how a few women’s lives were changed
Over-caffeinated, over-sugared, over-stressed, over-committed is how Sharon Song described herself. She was on the verge of burnout and completely disconnected from what her body really needed.
“Alive and Well helped me learn to listen to my body— especially the stress that was telling me I needed better self- care. I learned that loving and caring for myself is a way to connect to God’s love for me.”
Sharon lives and works in South Los Angeles with an urban ministry community. Inspired by her own transformation, Sharon became a certified fitness trainer and is a spiritual director. She’s committed to using what she’s learned to support others in living healthy, sustainable, urban spiritual lives. Sharon blogs on wellness related topics for Asian American Women on Leadership. For a beautiful expression of the fruit of her Alive and Well training, check out her blog about listening deeply and accepting her limitations.
“I couldn’t be more thankful for the Alive and Well program and the tools it equipped me with to better learn how love myself. I am learning that a contemplative path to health and well-being asks that you be courageous and brave as well as reflective and accepting in order to fully embrace self-love and the love of others. It is both a process of fully letting go as well as leaning into and walking toward a complete love that was always there.”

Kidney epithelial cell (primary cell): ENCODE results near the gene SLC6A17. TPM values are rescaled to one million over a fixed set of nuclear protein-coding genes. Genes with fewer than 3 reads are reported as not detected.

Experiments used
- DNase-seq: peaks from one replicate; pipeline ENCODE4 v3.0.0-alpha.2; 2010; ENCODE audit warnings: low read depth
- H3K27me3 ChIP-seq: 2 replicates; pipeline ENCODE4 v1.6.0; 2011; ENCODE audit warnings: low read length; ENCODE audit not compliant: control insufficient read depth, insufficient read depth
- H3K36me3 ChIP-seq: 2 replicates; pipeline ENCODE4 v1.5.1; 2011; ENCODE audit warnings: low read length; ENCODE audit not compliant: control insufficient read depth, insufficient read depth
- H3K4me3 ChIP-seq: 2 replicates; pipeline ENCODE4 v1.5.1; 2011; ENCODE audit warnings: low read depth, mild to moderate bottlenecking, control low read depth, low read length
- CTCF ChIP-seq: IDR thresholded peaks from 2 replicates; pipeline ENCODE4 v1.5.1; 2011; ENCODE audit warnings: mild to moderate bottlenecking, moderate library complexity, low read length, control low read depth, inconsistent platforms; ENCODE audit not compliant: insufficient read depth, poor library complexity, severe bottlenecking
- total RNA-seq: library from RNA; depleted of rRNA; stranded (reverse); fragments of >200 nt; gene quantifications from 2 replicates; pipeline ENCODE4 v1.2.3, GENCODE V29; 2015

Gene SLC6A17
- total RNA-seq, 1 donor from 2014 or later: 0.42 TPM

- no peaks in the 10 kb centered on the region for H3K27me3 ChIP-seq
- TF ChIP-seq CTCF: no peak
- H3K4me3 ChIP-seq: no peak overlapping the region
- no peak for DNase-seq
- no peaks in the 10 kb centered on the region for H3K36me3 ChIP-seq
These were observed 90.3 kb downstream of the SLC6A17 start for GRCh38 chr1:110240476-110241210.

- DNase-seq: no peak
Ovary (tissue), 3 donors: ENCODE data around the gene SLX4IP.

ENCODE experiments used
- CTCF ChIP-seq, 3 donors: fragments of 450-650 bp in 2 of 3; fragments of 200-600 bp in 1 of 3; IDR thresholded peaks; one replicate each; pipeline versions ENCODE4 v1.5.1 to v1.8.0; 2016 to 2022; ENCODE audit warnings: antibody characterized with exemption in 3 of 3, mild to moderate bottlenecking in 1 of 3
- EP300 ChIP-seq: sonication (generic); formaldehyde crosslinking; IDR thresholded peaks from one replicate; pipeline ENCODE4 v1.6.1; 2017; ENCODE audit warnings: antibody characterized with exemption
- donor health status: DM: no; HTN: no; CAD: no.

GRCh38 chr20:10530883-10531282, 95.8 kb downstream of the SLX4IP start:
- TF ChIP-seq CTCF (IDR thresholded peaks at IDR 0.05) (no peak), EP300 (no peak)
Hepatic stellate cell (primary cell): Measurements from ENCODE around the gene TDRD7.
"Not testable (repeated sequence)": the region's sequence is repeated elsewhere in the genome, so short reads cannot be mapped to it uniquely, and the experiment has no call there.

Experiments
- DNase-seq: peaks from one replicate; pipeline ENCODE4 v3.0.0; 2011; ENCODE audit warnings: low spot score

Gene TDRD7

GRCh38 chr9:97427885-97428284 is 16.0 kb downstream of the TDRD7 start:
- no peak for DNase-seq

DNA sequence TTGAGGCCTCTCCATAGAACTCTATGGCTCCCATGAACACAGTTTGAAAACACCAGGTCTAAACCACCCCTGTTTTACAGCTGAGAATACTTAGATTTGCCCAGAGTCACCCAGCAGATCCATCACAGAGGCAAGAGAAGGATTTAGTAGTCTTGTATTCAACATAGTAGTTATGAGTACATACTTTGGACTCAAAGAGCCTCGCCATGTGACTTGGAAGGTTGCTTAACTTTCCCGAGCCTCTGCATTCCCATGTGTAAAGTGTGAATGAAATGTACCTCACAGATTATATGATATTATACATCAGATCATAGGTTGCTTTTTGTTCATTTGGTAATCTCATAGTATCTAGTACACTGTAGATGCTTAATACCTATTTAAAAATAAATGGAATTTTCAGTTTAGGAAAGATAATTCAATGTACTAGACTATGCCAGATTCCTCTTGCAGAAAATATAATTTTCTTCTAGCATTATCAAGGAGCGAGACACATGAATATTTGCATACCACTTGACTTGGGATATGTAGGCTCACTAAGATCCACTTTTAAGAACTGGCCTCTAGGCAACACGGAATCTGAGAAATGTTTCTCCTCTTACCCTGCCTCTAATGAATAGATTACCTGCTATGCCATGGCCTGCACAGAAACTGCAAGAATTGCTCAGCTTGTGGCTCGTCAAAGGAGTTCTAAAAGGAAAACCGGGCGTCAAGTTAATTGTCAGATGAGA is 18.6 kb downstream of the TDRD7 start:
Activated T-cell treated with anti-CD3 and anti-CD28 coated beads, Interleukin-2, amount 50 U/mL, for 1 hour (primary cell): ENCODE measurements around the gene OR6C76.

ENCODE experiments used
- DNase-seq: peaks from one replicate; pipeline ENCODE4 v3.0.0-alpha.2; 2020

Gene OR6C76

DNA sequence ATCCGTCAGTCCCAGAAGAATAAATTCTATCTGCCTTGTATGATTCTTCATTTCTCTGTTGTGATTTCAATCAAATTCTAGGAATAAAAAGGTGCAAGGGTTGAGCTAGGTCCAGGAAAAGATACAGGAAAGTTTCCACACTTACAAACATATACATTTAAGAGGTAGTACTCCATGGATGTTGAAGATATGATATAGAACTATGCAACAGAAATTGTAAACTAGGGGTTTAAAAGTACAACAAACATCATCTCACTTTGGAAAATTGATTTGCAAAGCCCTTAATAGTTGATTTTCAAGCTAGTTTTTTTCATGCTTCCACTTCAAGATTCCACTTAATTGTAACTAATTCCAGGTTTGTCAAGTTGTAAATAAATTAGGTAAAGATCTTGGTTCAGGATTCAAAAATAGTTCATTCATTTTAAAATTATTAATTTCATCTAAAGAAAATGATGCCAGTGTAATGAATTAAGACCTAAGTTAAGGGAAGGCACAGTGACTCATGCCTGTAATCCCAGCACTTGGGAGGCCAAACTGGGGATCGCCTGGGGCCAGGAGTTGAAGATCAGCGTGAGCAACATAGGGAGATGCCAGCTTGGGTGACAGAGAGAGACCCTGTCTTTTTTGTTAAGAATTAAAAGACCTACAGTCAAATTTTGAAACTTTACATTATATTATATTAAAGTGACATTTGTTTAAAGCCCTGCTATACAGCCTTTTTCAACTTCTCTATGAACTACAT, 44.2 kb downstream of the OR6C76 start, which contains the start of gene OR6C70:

Emma Gonzalez is studying Psychology at Azusa Pacific University. She is passionate about cultural and religious diversity and their relationship to the study of human behavior. Read Emma’s blog posts about her experience for the rest of the story.
“The gifts that I received from participating in the mindful eating dinner will stay with me for a long time. I learned a very valuable skill in self-care that night. I learned that I am worth the time that it takes to slow down and properly enjoy a meal. I learned that so often, we celebrate around food and hardly ever take the time to enjoy it…If we rush through every meal and feel guilty after eating foods that aren’t “clean” or otherwise virtuous, chances are that our lives are sprinkled with unwarranted shame in areas that we may not even be aware of. We deserve to have our needs met and to be heard. We deserve connection with others. Evenings like this truly illustrate the healing powers of community and the fact that we are not alone.”
Kelly Mach is a licensed mental health counselor and yoga instructor. Her passion is helping others to thrive, live their best life and find self-acceptance and peace through yoga and positive psychology. For more from Kelly, check out our blog posts about the mindful eating dinner.